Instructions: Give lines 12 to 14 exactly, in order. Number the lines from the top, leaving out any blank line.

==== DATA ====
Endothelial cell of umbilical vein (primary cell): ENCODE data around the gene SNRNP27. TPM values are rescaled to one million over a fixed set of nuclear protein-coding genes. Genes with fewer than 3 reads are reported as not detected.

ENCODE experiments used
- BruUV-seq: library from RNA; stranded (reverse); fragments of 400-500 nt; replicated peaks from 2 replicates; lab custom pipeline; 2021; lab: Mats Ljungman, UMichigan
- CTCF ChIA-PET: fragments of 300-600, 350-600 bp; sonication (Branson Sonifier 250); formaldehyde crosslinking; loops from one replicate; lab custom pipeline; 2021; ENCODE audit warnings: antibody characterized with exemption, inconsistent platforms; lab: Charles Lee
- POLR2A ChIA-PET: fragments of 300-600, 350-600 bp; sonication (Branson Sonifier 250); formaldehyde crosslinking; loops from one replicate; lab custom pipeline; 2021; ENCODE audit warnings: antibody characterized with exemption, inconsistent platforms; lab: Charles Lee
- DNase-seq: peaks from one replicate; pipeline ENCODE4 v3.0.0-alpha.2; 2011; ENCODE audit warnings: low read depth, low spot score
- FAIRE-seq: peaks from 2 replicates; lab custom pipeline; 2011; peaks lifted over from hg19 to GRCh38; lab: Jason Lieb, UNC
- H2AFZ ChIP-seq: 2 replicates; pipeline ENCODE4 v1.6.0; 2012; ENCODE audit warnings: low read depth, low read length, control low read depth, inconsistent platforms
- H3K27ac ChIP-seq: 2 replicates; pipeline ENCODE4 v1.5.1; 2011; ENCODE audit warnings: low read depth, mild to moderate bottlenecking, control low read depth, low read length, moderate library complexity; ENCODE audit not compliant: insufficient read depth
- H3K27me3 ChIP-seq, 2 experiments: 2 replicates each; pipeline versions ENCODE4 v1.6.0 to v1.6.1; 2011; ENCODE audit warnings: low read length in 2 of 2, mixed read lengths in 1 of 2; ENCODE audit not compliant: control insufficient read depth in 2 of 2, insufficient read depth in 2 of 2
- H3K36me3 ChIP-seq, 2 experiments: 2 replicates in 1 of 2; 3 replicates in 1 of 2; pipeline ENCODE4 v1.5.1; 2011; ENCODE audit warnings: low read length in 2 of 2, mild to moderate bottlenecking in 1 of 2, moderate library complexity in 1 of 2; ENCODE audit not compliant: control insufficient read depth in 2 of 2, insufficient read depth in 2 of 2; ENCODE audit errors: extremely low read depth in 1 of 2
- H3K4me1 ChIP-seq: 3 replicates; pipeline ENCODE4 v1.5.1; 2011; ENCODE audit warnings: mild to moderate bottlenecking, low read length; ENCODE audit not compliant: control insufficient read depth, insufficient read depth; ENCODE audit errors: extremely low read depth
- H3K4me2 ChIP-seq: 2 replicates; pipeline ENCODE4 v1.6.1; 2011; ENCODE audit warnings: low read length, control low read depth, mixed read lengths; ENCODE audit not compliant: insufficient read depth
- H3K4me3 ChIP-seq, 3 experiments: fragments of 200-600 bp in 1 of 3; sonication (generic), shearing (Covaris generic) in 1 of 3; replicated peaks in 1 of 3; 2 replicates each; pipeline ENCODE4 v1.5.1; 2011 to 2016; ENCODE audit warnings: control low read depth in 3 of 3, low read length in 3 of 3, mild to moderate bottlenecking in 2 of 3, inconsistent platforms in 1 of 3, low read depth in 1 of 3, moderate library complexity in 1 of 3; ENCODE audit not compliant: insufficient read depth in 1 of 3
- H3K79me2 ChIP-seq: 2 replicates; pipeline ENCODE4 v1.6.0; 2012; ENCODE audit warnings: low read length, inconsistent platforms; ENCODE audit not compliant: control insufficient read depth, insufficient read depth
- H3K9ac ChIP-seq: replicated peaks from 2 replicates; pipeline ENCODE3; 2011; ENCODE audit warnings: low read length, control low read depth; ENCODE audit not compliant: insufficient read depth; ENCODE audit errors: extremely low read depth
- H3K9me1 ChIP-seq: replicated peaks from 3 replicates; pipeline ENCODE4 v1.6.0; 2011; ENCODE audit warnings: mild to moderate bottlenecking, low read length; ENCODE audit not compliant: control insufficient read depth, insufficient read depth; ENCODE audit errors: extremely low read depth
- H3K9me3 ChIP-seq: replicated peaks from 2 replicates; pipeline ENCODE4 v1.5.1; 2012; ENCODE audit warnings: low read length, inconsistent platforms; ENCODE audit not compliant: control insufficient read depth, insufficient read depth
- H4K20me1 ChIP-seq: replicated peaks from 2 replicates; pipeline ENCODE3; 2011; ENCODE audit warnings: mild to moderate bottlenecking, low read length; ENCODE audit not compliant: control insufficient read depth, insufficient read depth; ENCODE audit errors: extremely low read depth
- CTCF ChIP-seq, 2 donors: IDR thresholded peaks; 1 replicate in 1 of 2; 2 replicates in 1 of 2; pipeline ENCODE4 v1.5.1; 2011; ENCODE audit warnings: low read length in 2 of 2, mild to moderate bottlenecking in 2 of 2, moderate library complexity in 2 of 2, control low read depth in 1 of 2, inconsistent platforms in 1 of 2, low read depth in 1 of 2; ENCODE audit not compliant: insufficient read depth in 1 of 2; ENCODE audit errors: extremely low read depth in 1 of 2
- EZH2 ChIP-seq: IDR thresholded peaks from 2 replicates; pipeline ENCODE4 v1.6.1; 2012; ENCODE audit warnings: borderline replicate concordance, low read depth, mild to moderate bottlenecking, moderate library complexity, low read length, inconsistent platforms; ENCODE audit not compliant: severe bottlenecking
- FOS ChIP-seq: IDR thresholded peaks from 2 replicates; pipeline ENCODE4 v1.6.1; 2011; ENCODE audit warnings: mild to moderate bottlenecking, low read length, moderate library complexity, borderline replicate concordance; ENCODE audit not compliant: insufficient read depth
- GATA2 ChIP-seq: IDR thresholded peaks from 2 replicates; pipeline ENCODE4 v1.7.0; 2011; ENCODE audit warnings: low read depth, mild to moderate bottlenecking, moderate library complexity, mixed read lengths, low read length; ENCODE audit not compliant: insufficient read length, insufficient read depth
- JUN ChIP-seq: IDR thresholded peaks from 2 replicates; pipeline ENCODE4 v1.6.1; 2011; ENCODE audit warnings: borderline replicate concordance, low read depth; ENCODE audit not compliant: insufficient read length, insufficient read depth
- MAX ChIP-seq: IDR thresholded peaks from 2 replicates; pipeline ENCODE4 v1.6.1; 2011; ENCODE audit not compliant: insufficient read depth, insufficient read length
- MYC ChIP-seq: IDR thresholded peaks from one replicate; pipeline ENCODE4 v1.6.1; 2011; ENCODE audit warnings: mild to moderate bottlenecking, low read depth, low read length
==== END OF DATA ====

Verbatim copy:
- H3K4me1 ChIP-seq: 3 replicates; pipeline ENCODE4 v1.5.1; 2011; ENCODE audit warnings: mild to moderate bottlenecking, low read length; ENCODE audit not compliant: control insufficient read depth, insufficient read depth; ENCODE audit errors: extremely low read depth
- H3K4me2 ChIP-seq: 2 replicates; pipeline ENCODE4 v1.6.1; 2011; ENCODE audit warnings: low read length, control low read depth, mixed read lengths; ENCODE audit not compliant: insufficient read depth
- H3K4me3 ChIP-seq, 3 experiments: fragments of 200-600 bp in 1 of 3; sonication (generic), shearing (Covaris generic) in 1 of 3; replicated peaks in 1 of 3; 2 replicates each; pipeline ENCODE4 v1.5.1; 2011 to 2016; ENCODE audit warnings: control low read depth in 3 of 3, low read length in 3 of 3, mild to moderate bottlenecking in 2 of 3, inconsistent platforms in 1 of 3, low read depth in 1 of 3, moderate library complexity in 1 of 3; ENCODE audit not compliant: insufficient read depth in 1 of 3